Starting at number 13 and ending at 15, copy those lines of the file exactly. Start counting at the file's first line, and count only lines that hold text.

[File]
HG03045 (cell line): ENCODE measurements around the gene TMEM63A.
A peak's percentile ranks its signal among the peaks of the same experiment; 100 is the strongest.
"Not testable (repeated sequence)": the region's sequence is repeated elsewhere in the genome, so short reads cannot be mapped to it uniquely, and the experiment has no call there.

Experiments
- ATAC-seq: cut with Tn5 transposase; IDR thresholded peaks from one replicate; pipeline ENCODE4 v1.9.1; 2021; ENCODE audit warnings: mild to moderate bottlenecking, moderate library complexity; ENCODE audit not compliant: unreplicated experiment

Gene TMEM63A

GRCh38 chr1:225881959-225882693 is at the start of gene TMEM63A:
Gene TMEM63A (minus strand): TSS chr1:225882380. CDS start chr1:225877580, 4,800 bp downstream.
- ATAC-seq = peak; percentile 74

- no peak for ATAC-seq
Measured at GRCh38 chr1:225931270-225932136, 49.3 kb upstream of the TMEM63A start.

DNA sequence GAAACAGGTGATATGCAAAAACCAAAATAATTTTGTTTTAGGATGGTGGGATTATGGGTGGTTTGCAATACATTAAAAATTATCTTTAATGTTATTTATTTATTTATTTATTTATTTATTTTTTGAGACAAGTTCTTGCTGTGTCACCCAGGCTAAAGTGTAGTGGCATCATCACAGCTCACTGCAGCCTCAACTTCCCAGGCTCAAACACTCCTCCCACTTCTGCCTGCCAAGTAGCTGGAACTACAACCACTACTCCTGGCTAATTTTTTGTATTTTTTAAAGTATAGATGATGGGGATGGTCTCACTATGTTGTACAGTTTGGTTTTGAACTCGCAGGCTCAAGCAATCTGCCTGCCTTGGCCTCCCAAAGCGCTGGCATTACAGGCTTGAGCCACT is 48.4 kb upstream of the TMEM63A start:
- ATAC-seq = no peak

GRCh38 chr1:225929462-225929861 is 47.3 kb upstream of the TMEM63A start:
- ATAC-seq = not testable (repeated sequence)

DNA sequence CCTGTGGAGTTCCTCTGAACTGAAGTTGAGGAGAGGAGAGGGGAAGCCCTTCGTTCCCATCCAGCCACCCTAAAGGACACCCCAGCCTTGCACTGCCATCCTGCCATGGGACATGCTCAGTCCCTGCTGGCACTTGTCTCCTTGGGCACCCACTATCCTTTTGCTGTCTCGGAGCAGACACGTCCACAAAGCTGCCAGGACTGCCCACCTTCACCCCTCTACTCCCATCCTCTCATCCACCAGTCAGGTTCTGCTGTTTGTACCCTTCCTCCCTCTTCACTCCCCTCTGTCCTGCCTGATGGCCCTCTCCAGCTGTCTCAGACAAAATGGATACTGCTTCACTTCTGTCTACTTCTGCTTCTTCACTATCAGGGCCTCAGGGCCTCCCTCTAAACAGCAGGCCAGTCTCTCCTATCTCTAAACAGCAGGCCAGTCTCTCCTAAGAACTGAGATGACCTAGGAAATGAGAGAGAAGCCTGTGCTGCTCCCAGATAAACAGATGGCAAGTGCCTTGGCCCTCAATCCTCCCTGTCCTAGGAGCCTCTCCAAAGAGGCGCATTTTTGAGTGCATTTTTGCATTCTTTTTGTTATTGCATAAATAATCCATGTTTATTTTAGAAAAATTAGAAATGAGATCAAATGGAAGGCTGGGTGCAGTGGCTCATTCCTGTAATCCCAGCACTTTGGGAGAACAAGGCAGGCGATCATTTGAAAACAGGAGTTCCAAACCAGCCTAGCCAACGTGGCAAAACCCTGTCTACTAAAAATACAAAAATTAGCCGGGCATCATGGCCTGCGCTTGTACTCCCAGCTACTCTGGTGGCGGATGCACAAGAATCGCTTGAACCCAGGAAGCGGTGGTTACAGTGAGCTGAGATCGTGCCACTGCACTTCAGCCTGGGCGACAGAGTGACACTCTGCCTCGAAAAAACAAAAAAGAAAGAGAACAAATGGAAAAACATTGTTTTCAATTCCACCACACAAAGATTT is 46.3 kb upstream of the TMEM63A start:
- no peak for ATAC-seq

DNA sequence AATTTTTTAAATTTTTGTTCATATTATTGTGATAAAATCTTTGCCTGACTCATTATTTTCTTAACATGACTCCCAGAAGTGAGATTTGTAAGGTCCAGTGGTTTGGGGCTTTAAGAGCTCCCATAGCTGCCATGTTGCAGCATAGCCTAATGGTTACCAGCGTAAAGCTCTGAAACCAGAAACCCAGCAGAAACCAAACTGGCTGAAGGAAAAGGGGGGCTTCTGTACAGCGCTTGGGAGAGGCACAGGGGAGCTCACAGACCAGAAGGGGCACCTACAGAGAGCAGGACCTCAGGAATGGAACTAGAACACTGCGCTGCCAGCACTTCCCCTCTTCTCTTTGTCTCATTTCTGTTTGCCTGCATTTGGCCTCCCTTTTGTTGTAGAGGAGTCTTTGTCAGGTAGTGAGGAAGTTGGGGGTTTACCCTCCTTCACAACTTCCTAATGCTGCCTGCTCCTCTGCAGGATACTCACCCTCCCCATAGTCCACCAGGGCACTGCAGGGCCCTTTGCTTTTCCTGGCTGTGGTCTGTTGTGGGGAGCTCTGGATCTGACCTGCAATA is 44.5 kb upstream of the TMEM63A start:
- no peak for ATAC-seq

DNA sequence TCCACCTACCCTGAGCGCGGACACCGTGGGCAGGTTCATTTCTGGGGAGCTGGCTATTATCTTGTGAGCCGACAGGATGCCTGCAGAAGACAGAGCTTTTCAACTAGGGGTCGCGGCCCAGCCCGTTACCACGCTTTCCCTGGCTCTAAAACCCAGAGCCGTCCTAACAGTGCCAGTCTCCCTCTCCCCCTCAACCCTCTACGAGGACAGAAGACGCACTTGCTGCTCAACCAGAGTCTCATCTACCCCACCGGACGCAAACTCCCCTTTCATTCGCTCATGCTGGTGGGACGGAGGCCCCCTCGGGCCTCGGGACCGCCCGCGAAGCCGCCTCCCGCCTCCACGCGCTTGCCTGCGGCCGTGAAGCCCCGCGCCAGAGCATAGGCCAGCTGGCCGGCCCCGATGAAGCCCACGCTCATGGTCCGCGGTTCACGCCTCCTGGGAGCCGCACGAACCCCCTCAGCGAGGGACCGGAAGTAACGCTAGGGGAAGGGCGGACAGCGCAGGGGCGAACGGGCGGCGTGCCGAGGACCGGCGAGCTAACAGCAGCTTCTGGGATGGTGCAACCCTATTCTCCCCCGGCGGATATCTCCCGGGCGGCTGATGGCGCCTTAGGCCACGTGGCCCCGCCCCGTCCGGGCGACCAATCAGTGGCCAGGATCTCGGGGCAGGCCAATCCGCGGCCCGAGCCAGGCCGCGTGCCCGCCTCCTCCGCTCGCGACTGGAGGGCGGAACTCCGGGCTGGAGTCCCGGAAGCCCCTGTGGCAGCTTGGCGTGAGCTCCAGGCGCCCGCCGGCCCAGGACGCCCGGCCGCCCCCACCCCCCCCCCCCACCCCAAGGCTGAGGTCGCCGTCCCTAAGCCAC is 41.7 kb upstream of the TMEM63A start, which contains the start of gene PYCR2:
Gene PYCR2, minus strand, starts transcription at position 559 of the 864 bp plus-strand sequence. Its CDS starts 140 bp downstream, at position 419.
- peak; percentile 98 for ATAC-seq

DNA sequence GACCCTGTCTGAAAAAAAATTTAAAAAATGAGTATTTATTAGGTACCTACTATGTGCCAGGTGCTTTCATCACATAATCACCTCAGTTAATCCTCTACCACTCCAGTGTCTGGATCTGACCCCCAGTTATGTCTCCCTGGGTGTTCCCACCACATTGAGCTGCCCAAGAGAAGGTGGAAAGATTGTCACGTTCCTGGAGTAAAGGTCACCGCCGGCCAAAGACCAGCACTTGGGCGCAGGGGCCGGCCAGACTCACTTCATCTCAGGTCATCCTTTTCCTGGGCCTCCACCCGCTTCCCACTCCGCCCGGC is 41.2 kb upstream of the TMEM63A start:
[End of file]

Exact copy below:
- ATAC-seq = no peak

GRCh38 chr1:225929462-225929861 is 47.3 kb upstream of the TMEM63A start:
- ATAC-seq = not testable (repeated sequence)